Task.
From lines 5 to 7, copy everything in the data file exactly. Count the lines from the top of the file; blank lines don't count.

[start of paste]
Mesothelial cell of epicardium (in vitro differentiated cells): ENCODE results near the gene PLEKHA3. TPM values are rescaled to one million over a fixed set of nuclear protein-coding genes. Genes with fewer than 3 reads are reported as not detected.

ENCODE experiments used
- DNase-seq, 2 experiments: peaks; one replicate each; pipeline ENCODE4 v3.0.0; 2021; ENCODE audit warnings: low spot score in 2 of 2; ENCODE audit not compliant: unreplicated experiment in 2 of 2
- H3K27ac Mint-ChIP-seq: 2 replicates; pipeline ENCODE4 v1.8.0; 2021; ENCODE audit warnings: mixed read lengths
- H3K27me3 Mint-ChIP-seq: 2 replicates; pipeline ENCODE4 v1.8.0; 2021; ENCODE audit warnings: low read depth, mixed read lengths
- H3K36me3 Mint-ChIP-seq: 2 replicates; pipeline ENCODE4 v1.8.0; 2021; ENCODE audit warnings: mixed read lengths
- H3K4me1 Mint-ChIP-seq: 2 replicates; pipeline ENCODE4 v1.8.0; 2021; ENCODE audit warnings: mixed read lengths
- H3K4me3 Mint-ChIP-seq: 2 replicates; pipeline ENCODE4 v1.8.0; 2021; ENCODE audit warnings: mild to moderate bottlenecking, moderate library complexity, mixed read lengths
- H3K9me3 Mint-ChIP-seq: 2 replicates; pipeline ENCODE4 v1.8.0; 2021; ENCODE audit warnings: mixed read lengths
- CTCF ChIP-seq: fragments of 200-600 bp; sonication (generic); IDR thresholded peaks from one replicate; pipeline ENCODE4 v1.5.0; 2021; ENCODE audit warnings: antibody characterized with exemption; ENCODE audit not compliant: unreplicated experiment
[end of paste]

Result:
- H3K27me3 Mint-ChIP-seq: 2 replicates; pipeline ENCODE4 v1.8.0; 2021; ENCODE audit warnings: low read depth, mixed read lengths
- H3K36me3 Mint-ChIP-seq: 2 replicates; pipeline ENCODE4 v1.8.0; 2021; ENCODE audit warnings: mixed read lengths
- H3K4me1 Mint-ChIP-seq: 2 replicates; pipeline ENCODE4 v1.8.0; 2021; ENCODE audit warnings: mixed read lengths